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The term "netbook" is a perfect description of the product: a small laptop PC intended mostly for using internet-based tools and services -- surfing the web, running lightweight apps, saving files to the cloud, and so on. Built with less costly components and fewer optional features, netbooks were designed to be affordable systems for casual personal or family use, limited-duration business work, or as an easily portable travel companion.
Netbooks were very popular from 2007-2014 or so, but their position in the PC marketplace has eroded, with tablets becoming the preferred choice for consumers seeking ultraportable systems for casual use. Plus, the distinctiveness of the netbook as a "smaller laptop" category has decreased as ever-smaller but still full-featured laptops hit the market. Today, the difference between netbooks and regular laptops is less their size than their price, with highly usable netbooks available for $200 or less.
The netbook market is now dominated by smaller manufacturers. Many larger PC manufacturers don't even market systems as "netbooks" anymore, instead offering their netbook-style models simply as lower priced, less powerful options within existing laptop product lines.
What defines a netbook?
The netbook has always been better defined as a concept than by a series of specific size and weight specifications. That's because companies used the term netbook to describe a wide range of smaller-than-a-laptop systems, from models with 6"-7" displays (not much bigger than a large smartphone) to ones with very laptop-like 11"-13" displays.
So, in the simplest terms, a netbook is a laptop (meaning it's got a hard frame and attached lid/display) that is intentionally designed to be smaller and cheaper than other systems in that class. To find this low-cost "sweet spot" in the marketplace, netbooks have some major differences compared to laptops:
Processor: Netbook processors need to operate within even smaller spaces than laptop processors, so netbooks typically use low-voltage, low-power CPUs similar to those used in tablet PCs. This limits their cycle times to the range of 1 GHz to 2 GHz and makes advanced spreadsheet or photo editing programs slower than on other systems.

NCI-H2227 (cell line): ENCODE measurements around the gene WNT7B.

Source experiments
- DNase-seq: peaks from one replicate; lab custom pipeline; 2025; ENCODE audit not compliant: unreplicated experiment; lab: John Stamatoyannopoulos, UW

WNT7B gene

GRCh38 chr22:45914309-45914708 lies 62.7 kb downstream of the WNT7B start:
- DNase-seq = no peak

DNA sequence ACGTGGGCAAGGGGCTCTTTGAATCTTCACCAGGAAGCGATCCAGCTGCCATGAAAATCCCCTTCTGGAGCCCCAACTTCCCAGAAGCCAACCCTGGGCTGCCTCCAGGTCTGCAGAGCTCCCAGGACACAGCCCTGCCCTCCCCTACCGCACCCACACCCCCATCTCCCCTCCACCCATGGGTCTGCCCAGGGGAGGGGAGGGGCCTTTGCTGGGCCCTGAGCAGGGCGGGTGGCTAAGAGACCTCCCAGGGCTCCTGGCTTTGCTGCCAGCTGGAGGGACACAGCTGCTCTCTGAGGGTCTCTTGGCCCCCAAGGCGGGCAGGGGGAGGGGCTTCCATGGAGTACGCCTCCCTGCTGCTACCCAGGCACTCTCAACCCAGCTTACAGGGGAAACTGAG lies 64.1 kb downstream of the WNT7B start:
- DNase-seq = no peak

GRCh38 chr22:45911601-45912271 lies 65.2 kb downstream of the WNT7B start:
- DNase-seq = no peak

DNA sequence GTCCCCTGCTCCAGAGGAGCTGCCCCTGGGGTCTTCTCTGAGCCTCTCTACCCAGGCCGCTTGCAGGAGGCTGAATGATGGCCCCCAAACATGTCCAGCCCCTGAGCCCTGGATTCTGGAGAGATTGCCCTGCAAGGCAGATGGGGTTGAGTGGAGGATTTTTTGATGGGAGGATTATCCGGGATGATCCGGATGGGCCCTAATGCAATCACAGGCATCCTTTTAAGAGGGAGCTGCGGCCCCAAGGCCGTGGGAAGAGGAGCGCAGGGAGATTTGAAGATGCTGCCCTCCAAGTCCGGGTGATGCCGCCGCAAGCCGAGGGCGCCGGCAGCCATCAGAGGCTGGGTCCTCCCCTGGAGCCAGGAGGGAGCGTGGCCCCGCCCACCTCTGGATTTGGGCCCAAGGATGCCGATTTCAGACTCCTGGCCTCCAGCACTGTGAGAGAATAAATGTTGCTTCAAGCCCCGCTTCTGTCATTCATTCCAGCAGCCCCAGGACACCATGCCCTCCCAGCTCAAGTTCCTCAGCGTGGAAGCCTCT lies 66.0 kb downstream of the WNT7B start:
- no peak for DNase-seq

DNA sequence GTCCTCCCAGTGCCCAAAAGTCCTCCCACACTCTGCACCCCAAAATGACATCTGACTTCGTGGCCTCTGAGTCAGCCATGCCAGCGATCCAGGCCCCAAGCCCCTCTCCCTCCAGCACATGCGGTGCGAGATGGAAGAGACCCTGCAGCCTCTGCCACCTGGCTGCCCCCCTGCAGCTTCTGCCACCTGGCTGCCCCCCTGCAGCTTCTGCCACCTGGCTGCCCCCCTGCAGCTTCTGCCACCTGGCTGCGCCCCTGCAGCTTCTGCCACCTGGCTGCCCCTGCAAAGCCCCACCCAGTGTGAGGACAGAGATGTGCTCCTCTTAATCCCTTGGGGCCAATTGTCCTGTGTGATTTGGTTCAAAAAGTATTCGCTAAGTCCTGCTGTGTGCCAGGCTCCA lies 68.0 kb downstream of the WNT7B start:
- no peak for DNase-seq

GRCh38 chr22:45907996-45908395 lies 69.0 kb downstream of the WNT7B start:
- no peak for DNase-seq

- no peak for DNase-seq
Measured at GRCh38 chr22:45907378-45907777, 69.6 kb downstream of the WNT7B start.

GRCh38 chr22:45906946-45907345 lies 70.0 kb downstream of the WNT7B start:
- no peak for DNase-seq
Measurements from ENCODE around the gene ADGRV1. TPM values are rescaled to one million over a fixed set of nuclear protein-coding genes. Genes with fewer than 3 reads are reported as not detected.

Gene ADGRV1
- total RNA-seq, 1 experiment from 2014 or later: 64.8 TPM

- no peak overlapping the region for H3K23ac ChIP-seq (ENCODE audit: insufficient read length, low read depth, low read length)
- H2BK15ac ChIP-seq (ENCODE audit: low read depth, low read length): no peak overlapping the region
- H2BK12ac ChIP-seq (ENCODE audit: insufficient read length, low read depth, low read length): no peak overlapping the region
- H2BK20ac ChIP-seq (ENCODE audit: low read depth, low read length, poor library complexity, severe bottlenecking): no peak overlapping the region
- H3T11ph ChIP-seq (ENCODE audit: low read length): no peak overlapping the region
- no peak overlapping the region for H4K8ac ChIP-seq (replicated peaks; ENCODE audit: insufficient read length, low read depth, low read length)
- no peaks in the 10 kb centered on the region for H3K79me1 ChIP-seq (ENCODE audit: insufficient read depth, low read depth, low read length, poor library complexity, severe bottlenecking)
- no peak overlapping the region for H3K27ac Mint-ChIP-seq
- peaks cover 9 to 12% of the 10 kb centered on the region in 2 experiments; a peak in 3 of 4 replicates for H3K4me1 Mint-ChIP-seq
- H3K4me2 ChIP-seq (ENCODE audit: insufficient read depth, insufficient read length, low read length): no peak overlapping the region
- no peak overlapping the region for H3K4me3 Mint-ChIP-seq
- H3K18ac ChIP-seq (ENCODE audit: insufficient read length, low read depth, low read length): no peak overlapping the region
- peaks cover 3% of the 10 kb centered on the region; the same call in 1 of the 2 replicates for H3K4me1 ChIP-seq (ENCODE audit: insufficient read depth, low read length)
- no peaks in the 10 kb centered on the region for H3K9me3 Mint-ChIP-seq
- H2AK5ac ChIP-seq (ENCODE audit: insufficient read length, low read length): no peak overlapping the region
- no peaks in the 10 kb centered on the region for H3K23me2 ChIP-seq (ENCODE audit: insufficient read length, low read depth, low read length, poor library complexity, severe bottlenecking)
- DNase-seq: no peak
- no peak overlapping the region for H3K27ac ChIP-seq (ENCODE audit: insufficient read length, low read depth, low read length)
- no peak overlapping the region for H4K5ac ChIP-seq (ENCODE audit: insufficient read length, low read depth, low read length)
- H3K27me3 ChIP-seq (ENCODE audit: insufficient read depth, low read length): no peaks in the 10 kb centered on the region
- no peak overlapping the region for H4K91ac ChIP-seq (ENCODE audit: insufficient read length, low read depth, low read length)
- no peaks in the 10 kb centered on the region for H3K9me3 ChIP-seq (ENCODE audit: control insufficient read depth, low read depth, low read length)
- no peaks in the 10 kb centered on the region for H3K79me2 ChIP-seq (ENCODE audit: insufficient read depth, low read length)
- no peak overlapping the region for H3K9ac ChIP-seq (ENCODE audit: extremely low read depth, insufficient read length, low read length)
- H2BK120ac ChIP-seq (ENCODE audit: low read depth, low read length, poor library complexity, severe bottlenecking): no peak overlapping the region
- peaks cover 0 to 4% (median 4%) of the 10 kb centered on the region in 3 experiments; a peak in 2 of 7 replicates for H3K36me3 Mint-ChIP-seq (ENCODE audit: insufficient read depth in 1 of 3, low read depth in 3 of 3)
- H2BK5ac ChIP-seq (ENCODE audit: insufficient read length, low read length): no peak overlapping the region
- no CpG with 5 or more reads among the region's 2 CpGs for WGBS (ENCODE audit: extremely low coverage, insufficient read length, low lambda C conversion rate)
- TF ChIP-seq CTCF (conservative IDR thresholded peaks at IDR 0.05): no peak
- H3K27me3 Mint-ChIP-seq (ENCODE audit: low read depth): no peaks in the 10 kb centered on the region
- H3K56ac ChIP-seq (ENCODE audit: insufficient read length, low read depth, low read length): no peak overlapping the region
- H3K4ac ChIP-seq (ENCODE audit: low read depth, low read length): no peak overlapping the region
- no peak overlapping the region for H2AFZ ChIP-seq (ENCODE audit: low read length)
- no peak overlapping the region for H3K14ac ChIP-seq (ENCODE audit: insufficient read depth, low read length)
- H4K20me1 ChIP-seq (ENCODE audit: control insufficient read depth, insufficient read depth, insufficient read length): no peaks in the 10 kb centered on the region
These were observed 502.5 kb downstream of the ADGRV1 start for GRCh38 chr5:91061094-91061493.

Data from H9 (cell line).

Storage: To achieve their light weight (typically about 2 lbs.), netbooks contain much smaller hard drives and, therefore, less storage space. Capacities vary widely, from smartphone-like 32-64 GB models to ones with 150 GB or more. Systems with solid-state drives offer higher capacities but the cost of the drives pushes them to the upper half of the netbook price range.
Features: Like tablets, netbooks are built to use the internet for accessing and using remote services, saving data to the cloud, and so on. So, you won't find a DVD drive on most netbooks. There are still multiple ports to attach USB devices, external monitors, etc., but the number and type of ports typically goes down along with the price of the system.
As with most consumer products, if you're willing to pay more, you can find netbooks with comparatively faster processors, more storage capacity and additional features such as touch screens, handles, Bluetooth connectivity, and so on. So, when shopping, read the specifications carefully. Today's market includes an amazingly wide range of netbook-style capabilities, styles and prices.
Pros and cons of netbooks
The typical netbook buyer wants a highly portable, "smaller-than-a-laptop" system but doesn't need the speediest processor, high-capacity hard drive or other features of a bigger, heavier laptop. In short, as shown in the following table, a netbook is a compromise.
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